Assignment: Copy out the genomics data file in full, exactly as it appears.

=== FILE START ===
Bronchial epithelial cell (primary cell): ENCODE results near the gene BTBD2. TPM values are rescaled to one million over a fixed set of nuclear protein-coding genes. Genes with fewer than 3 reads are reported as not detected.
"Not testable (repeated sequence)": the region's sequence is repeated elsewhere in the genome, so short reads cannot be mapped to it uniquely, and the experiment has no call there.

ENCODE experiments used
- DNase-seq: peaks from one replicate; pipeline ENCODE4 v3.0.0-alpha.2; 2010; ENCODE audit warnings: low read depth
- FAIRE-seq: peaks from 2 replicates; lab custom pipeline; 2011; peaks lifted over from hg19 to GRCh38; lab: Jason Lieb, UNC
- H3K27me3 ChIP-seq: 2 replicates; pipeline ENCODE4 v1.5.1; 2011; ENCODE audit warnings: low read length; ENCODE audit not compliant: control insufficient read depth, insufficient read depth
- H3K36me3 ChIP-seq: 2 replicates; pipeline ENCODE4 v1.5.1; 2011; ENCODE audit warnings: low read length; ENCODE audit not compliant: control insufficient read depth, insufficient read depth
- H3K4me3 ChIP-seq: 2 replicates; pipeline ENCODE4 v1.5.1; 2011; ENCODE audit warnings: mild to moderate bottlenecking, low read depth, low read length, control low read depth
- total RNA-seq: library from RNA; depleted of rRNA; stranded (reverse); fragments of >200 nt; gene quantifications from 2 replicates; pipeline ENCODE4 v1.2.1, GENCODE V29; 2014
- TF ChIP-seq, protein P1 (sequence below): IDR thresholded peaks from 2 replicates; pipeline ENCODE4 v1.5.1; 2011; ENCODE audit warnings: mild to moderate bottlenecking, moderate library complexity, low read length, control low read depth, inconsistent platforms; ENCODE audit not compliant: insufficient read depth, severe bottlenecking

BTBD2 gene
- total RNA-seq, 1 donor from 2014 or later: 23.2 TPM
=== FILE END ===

Bronchial epithelial cell (primary cell): ENCODE results near the gene BTBD2. TPM values are rescaled to one million over a fixed set of nuclear protein-coding genes. Genes with fewer than 3 reads are reported as not detected.
"Not testable (repeated sequence)": the region's sequence is repeated elsewhere in the genome, so short reads cannot be mapped to it uniquely, and the experiment has no call there.

ENCODE experiments used
- DNase-seq: peaks from one replicate; pipeline ENCODE4 v3.0.0-alpha.2; 2010; ENCODE audit warnings: low read depth
- FAIRE-seq: peaks from 2 replicates; lab custom pipeline; 2011; peaks lifted over from hg19 to GRCh38; lab: Jason Lieb, UNC
- H3K27me3 ChIP-seq: 2 replicates; pipeline ENCODE4 v1.5.1; 2011; ENCODE audit warnings: low read length; ENCODE audit not compliant: control insufficient read depth, insufficient read depth
- H3K36me3 ChIP-seq: 2 replicates; pipeline ENCODE4 v1.5.1; 2011; ENCODE audit warnings: low read length; ENCODE audit not compliant: control insufficient read depth, insufficient read depth
- H3K4me3 ChIP-seq: 2 replicates; pipeline ENCODE4 v1.5.1; 2011; ENCODE audit warnings: mild to moderate bottlenecking, low read depth, low read length, control low read depth
- total RNA-seq: library from RNA; depleted of rRNA; stranded (reverse); fragments of >200 nt; gene quantifications from 2 replicates; pipeline ENCODE4 v1.2.1, GENCODE V29; 2014
- TF ChIP-seq, protein P1 (sequence below): IDR thresholded peaks from 2 replicates; pipeline ENCODE4 v1.5.1; 2011; ENCODE audit warnings: mild to moderate bottlenecking, moderate library complexity, low read length, control low read depth, inconsistent platforms; ENCODE audit not compliant: insufficient read depth, severe bottlenecking

BTBD2 gene
- total RNA-seq, 1 donor from 2014 or later: 23.2 TPM